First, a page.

Quite a number of things, actually. For one, the mall existed in isolation, connected to everything else only via the road, and the road was often the type of multilane highway that a pedestrian or bicycle rider might use only at peril - in short, you needed a car to get there. People without cars were just out of luck. It was ironic too, because one reason that people flock to malls was that, once inside, they didn't have to look at all the goddamn cars and be reminded of what a depressing environment they lived in.
For another thing, the mall wasn't really a public space. It was a private space masquerading as a public space. Sure, people were free to come and go (during shopping hours), and they were not charged an admission fee to enter, but in reality, they were the guests of the Acme Development Company, or whoever owned the mall. The developer was also entitled to control all the activities that went on inside the mall. This meant no free speech, no right of assembly. In a nation as politically complacent as the United States in the 1970s and '80s, this might seem trivial. But imagine if America got involved in another war as unpopular as Vietnam, and the political temperature rose. Or if our dependence on cheap oil started to cause political problems. Acme Development might not be so tolerant about political rallies held around their philodendron beds, or protest marchers interfering with sales at the Pet-O-Rama shop. Where, then, are you going to have your public assembly? On the median strip of Interstate 87?
Thirdly, the real Main Streets of America developed organically over time, and included both the new and the old, the high rent and low rent. Out at the mall, all rents were necessarily high because of the high cost of construction, maintenance, heat, and air conditioning. The only merchants who could afford such rents, it turned out, were the large chain-store operations - the Radio Shacks, the Gaps, the Footlockers - who had the financial muscle and the proven sales volume to enter into long - term leases. Invariably, these chain stores destroyed local businesses outside the mall, and in so doing they destroyed local economies. The chain stores' profits were funneled to corporate headquarters far away. The chains gave back nothing to the locality except a handful of low-wage service jobs. Since the people who worked in the mall stores were not the owners of the stores, they did not have a long term stake in their success or failure, and so they had limited incentives to provide good service.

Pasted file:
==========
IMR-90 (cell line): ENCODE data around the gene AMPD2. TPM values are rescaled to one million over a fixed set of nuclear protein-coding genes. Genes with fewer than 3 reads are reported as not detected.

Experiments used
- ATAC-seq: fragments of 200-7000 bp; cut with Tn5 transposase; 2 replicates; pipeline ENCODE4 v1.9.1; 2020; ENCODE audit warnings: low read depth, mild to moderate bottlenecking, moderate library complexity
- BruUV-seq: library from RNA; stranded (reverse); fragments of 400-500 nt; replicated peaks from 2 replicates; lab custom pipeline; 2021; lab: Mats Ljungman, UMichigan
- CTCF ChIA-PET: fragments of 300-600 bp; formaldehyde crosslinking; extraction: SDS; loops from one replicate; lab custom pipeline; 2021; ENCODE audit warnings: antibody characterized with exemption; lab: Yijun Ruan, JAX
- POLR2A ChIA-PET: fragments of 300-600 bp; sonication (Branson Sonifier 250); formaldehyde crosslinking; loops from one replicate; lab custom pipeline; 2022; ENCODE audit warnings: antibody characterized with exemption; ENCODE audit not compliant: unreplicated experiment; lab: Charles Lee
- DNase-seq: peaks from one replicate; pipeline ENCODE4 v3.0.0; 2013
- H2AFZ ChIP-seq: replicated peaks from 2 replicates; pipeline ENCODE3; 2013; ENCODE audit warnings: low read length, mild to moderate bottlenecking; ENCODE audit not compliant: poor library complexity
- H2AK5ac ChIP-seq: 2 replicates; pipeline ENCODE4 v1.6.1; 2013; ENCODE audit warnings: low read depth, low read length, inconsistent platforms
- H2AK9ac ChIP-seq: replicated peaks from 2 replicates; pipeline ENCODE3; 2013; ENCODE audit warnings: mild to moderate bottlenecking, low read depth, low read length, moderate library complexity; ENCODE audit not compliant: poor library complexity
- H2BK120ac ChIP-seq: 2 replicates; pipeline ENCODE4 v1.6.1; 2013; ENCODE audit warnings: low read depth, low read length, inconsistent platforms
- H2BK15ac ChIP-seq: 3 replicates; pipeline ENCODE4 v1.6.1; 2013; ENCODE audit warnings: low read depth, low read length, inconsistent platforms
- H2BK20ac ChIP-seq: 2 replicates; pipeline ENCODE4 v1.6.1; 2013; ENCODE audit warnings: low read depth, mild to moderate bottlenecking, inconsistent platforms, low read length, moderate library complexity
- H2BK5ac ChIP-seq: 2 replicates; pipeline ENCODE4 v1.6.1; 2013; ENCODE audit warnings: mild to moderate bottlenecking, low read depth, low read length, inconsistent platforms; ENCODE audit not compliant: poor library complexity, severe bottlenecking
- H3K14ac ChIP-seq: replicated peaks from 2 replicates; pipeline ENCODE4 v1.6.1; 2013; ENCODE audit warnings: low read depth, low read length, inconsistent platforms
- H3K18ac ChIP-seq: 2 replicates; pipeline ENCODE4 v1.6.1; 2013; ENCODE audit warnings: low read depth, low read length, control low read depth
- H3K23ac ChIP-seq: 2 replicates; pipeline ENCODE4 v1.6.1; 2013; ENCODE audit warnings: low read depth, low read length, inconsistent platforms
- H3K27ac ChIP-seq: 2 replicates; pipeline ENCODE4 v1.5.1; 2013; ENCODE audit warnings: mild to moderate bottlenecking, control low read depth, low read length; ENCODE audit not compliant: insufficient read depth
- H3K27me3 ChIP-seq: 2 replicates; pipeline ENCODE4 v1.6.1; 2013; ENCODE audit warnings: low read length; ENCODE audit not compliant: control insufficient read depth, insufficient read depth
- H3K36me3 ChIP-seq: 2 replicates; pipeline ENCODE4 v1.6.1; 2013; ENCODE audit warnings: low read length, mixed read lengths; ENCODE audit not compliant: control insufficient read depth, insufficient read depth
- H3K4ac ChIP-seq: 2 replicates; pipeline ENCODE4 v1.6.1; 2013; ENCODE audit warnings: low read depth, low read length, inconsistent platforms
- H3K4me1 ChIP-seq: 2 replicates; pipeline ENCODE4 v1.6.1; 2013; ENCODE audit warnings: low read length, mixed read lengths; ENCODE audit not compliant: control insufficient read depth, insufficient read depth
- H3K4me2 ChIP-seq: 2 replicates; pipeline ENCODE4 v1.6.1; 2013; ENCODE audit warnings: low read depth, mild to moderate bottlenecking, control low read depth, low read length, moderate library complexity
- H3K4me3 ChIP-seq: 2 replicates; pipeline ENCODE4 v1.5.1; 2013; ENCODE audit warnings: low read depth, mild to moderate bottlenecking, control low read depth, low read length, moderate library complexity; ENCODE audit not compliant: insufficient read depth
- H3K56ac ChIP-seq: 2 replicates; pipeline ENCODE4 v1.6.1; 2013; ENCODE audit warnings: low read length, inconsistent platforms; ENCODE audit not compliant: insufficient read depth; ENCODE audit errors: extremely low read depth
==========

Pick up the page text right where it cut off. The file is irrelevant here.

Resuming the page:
It remains to be seen how the shopping malls of America might evolve over time. The conditions under which they flourished - cheap energy, cars for everyone, a credit driven consumer economy, special tax breaks for big real estate ventures - may be viewed as abnormal and transitory, a fragile equation that could fall apart like a house of cards if any of the factors changed - for example, if gasoline prices go up enough to erase the profit margins of mass retailers; or if citizens have to establish credit worthiness before banks issue them charge cards; or if more banks themselves fail. Only one thing is certain: The malls will not be new forever. And none of them were built for the ages.
The public realm suffered in another way with the rise of the automobile. Because the highways were gold plated with our national wealth, all other forms of public building were impoverished. This is the reason why every town hall built after 1950 is a concrete block shed full of cheap paneling and plastic furniture, why public schools look like overgrown gas stations, why courthouses, firehouses, halls of records, libraries, museums, post offices, and other civic monuments are indistinguishable from bottling plants and cold storage warehouses. The dogmas of Modernism only helped rationalize what the car economy demanded: bare bones buildings that served their basic functions without symbolically expressing any aspirations or civic virtues.